Friday, January 15, 2021

Review: Witch Hunters

Text © Richard Gary / Indie Horror Films, 2021
Images from the Internet

Witch Hunters (aka Witch Hunt)
Directed by Richard Chandler
Boston Film Family; Gravitas Ventures
74 minutes, 2016 / 2020

This film started its brief and succinct life a few years ago under the title Witch Hunt, at 53 minutes in length. A few additional shots over the years and now it is the full length Witch Hunters. And that concludes the history lesson part of this review.

 There are multiple substories going on here that will, of course, merge at some point. First, there’s the brother and sister witch hunters (shades of 2013’s Hansel and Gretel: Witch Hunters) from Bosnia and Herzegovina, who wear Hells Angels-type leather jackets that denote their profession: Dominic Damarus (director Richard “Rick” Chandler, who played Hansel in James Balsamo’s The Litch in 2018) and mute Morrigan Ramsey (Carver Riot). They slaughter – usually via knives – witches.

Richard Chandler and Carver Riot

Second, there is the coven of said witches, led by a literally bloodthirsty piece of work (Lilith Astaroth, from the metal band Sorrowseed, who was in Nun of That and the recent Blood Pi), who is not given a name. This is more the traditional film coven, like you may see in Suspiria (1977), Rosemary’s Baby (1968), or The Satanic Rites of Dracula (1973), rather than the cutsie ones of The Craft (1996), for example. They huddle over their victims and sacrifice them…yes, using knives.

The third follows a priest and failed exorcist, Father James Costello (Graham King). He’s having an existential crisis, questioning his faith and his once suppressed gay sexuality. He is one mixed up dude. Lastly, there is Sheriff Tormada (Tony Ramos Wright), possibly named after Torquemada, who devised the worst of the Spanish Inquisition (as Mel Brooks said in 1981’s History of the World, Part I, “You can’t talk him outta anything!”); after all, the original tag line for the film is “The Inquisition Returns.” He is a murderous hedonist, riding on his power trip and will take down whomever he likes, just for the momentary thrill of it.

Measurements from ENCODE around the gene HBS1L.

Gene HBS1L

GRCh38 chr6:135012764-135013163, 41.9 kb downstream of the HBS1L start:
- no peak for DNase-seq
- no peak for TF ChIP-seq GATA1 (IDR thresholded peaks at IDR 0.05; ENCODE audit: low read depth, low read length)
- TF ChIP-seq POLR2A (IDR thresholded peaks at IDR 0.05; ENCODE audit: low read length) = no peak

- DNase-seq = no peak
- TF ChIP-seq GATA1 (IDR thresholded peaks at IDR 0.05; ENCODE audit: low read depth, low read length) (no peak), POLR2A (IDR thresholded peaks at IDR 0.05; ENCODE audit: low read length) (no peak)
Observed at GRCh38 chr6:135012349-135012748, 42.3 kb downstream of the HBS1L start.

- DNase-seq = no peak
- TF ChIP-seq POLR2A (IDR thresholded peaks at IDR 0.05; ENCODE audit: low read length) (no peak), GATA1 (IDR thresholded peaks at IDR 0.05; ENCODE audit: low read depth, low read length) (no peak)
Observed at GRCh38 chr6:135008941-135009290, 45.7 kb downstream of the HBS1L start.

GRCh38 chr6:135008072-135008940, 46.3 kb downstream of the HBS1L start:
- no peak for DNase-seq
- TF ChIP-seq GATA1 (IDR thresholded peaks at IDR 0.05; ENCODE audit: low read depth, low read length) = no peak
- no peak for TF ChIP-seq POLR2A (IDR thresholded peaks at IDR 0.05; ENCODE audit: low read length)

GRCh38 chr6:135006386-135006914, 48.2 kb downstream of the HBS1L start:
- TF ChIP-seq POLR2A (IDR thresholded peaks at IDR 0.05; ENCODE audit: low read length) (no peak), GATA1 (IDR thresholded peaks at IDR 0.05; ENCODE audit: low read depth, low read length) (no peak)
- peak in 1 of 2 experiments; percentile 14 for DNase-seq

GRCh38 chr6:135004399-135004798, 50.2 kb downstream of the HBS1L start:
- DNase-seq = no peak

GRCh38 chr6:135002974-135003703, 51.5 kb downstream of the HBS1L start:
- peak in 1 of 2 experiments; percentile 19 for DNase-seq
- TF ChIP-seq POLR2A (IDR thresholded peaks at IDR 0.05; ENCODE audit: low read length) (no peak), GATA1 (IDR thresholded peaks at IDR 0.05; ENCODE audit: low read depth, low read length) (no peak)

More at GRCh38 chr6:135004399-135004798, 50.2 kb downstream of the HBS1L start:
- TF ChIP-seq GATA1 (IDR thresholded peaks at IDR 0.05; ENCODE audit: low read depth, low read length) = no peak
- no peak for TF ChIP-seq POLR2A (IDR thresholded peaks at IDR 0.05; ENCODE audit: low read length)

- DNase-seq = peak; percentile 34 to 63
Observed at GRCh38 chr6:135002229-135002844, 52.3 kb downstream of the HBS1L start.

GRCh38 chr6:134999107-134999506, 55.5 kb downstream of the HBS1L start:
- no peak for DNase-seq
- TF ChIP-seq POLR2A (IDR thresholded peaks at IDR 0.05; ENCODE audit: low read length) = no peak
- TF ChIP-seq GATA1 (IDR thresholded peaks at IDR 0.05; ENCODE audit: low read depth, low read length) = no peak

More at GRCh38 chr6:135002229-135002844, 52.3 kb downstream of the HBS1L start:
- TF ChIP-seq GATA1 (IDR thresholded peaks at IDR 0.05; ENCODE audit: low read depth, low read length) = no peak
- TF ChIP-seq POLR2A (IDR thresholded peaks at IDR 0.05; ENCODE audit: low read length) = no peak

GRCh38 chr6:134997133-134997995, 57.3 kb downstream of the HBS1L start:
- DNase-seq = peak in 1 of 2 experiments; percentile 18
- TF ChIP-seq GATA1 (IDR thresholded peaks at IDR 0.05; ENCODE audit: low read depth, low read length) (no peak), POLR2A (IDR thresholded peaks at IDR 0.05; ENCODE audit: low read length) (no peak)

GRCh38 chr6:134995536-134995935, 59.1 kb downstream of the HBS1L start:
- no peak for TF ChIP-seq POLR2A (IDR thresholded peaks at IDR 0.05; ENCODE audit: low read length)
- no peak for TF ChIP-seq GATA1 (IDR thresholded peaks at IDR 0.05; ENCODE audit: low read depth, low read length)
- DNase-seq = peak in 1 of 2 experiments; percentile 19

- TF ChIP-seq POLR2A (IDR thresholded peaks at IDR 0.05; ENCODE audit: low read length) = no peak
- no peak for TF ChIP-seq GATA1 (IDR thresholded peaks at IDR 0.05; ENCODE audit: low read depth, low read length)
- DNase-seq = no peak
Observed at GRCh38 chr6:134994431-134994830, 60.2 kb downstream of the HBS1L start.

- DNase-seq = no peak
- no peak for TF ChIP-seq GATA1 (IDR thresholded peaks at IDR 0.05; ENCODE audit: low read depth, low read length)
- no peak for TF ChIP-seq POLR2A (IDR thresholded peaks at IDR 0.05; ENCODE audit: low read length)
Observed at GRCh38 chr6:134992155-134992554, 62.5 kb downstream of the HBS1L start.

Lilith Astrogoth and her Cult

Religion as supernatural has really become almost a sub-genre of late. I am not talking about the general possession type which has been a staple topic since The Exorcist (1973), but rather evil in religious forms, such as The Nun (2018), Beyond Hell (2020), or Red Letters (2020). Here we delve into the Satanic, more than, say, Satan proper. All of these tropes have been used multiple times in previous films, but combining them all successfully creates something new-ish. The question is whether or not it is successful, of course.

Every character suffers from affliction of at least a few of the seven deadly sins, especially those of the flesh. There is a lot of cleavage, nudity, and sex of various forms with numerous participants of either or both genders. For some reason, I find that the films out of New England, specifically between Boston (the environs where this was filmed) and Providence, RI, especially, have been recently focusing more on pan-sexual play, which I think is great. There is as much LGBTQ+ lust here as straight, as it should be. While that is refreshing, it’s definitely more sexual than sensual, as it’s more a meeting of bodies than hearts. There is also a lot of blood, with little gristle, which is also nice. Most of the SFX appears to be practical, rather than digital.

Graham King
What we are presented with is a series of set pieces, where storylines and characters sometimes overlaps like a Venn Diagram. While it loses some on story narration fluidity, what is positive about it is that not all the action is displaced into sections, such as nothing happening in the first act (usually about 20-30 minutes), little in the second act (about 40 minutes), and then crammed into the third act (the rest of the remaining time). Here, the sex, drugs and violence are nicely dispersed throughout. I can live with that.